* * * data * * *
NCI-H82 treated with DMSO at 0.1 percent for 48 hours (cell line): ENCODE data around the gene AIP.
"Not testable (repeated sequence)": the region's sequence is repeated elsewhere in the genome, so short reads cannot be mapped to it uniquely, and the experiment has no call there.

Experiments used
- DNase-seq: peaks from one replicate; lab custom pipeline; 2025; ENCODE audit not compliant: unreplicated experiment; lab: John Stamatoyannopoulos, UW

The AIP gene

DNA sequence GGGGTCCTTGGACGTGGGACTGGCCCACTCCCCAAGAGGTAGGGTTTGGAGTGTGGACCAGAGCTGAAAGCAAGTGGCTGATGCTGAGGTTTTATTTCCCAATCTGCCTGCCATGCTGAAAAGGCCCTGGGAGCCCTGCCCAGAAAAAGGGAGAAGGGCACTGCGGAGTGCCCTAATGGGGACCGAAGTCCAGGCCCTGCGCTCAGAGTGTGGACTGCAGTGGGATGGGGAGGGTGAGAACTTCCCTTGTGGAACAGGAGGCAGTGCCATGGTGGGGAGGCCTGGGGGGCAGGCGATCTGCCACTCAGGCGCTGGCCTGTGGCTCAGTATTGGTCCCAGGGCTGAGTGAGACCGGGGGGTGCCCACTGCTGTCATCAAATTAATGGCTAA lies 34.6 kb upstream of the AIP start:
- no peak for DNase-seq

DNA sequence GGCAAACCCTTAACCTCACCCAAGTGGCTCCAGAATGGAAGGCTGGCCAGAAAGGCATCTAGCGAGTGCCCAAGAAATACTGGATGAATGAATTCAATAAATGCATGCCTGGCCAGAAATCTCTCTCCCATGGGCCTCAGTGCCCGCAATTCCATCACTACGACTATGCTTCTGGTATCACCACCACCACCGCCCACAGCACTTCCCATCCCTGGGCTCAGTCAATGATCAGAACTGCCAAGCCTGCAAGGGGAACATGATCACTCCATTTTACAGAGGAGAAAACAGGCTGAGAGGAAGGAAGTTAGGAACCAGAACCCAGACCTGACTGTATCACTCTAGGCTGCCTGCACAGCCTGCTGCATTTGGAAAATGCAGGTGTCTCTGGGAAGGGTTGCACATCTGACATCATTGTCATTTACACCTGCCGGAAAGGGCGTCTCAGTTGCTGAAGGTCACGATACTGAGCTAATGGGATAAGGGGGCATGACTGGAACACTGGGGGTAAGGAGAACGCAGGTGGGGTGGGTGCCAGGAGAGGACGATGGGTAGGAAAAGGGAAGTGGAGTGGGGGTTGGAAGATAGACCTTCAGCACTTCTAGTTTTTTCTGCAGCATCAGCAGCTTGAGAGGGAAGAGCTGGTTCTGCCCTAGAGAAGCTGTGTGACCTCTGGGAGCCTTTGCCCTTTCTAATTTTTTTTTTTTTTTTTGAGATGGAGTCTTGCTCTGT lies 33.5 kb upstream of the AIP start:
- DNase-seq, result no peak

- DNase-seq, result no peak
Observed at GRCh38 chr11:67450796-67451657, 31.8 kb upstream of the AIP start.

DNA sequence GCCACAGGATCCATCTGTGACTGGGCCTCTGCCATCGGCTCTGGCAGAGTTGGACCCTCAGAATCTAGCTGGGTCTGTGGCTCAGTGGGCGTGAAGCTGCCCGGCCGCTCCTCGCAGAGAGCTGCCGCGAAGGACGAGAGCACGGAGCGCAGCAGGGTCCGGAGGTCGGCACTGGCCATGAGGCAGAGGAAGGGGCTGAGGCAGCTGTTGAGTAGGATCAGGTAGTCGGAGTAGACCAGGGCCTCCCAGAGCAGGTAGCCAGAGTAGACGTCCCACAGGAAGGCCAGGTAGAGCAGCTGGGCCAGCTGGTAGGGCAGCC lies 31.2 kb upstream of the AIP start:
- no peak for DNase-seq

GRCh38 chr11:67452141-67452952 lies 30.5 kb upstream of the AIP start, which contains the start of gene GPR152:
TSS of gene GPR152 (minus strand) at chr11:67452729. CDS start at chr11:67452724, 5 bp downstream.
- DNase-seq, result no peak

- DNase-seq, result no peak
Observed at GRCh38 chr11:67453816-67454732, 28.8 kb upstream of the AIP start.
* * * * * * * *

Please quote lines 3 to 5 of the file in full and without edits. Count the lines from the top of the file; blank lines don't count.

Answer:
Experiments used
- DNase-seq: peaks from one replicate; lab custom pipeline; 2025; ENCODE audit not compliant: unreplicated experiment; lab: John Stamatoyannopoulos, UW

The AIP gene